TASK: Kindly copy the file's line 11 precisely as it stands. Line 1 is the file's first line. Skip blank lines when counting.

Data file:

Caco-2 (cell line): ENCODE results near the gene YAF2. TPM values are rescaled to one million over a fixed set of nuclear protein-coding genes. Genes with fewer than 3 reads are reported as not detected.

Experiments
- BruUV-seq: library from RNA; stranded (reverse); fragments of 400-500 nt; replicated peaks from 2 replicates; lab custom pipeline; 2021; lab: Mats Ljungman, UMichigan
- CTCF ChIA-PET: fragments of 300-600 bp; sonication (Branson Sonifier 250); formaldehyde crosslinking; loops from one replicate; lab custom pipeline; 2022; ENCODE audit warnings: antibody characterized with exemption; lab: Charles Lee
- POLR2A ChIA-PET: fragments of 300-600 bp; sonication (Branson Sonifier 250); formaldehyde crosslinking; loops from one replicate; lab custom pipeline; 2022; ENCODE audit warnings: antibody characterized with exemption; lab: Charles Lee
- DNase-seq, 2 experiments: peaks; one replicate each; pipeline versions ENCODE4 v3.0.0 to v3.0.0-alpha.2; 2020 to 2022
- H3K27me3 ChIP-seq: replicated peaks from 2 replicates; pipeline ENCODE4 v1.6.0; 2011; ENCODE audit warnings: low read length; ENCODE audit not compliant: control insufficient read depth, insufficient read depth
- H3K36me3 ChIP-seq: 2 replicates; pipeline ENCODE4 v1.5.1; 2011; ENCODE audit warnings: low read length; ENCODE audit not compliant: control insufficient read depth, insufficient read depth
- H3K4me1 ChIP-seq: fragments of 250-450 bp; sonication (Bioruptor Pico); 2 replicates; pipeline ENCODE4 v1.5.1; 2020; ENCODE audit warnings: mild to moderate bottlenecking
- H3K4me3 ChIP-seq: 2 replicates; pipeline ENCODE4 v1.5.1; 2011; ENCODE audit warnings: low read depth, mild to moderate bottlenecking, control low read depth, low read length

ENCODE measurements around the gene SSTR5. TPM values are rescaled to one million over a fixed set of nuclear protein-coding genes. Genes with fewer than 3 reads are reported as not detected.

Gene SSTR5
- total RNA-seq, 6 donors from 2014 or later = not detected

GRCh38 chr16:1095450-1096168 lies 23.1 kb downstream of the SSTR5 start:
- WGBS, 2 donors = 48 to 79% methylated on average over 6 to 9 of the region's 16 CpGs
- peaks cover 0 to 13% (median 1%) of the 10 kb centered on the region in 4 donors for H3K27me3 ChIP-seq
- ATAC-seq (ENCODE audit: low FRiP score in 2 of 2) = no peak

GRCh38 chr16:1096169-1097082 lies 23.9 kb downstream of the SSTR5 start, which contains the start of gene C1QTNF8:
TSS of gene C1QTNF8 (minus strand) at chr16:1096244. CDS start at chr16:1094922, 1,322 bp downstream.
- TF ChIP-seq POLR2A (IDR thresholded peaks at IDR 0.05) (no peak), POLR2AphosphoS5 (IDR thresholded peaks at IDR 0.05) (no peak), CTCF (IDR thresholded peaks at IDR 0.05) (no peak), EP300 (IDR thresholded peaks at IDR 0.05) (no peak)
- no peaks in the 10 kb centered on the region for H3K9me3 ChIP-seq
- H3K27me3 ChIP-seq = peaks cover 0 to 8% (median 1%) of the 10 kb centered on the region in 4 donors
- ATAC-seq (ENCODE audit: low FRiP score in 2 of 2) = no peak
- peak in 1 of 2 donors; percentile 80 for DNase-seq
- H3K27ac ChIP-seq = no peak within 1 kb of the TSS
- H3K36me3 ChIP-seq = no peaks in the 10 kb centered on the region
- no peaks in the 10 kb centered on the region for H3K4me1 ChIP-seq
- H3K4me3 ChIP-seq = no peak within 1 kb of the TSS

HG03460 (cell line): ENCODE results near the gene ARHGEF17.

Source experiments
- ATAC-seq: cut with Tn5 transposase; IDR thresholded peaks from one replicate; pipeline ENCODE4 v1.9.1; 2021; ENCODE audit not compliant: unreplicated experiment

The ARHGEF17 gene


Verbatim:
ENCODE measurements around the gene SSTR5. TPM values are rescaled to one million over a fixed set of nuclear protein-coding genes. Genes with fewer than 3 reads are reported as not detected.